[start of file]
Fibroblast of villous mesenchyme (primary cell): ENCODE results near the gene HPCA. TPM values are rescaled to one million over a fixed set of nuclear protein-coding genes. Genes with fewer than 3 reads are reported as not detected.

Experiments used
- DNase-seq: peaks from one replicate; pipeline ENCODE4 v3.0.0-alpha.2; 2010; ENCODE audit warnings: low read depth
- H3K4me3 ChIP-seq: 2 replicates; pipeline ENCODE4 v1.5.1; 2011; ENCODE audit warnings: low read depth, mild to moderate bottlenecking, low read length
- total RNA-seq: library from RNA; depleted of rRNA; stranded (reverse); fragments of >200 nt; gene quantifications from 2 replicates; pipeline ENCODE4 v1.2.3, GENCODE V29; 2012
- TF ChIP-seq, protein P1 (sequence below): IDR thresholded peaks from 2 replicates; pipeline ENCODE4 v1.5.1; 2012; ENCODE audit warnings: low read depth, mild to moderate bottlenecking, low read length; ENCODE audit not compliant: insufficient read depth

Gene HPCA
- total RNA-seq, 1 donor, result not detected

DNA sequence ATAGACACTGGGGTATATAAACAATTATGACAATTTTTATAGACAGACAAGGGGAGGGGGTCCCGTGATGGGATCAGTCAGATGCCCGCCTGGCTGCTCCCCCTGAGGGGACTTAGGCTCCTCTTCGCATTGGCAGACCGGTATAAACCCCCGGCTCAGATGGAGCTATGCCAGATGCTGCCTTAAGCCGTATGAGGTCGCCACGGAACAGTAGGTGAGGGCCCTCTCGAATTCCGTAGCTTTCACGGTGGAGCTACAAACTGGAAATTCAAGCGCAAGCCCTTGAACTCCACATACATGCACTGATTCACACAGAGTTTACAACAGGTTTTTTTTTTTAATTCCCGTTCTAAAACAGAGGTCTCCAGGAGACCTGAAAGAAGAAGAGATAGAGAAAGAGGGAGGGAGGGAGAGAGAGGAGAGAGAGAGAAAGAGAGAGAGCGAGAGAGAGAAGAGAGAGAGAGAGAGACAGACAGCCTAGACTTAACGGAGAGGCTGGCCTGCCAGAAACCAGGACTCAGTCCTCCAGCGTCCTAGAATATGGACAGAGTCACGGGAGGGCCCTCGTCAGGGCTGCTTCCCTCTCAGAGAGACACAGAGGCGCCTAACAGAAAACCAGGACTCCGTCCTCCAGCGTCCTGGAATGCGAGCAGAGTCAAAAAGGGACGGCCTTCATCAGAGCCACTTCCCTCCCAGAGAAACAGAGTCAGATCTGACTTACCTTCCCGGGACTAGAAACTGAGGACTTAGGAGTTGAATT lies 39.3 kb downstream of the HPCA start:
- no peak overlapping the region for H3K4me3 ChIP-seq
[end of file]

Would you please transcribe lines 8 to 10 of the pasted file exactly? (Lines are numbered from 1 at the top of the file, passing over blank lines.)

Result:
- total RNA-seq, 1 donor, result not detected

DNA sequence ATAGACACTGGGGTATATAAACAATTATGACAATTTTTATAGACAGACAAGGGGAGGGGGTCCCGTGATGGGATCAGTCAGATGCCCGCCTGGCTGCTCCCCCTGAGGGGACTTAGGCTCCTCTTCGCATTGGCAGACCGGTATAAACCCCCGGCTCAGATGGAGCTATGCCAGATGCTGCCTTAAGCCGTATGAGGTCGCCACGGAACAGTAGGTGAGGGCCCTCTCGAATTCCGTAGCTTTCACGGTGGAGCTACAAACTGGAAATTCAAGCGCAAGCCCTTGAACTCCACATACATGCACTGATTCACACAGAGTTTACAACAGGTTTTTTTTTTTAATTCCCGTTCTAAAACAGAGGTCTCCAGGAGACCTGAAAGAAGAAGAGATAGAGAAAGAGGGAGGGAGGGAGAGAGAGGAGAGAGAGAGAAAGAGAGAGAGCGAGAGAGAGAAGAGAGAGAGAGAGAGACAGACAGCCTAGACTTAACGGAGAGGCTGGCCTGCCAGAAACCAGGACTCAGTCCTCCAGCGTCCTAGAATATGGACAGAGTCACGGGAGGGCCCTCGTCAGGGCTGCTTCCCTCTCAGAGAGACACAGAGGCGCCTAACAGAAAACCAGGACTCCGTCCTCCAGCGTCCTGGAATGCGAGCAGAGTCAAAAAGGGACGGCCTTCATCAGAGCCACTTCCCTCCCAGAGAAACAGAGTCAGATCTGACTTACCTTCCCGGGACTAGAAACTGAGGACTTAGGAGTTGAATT lies 39.3 kb downstream of the HPCA start:
- no peak overlapping the region for H3K4me3 ChIP-seq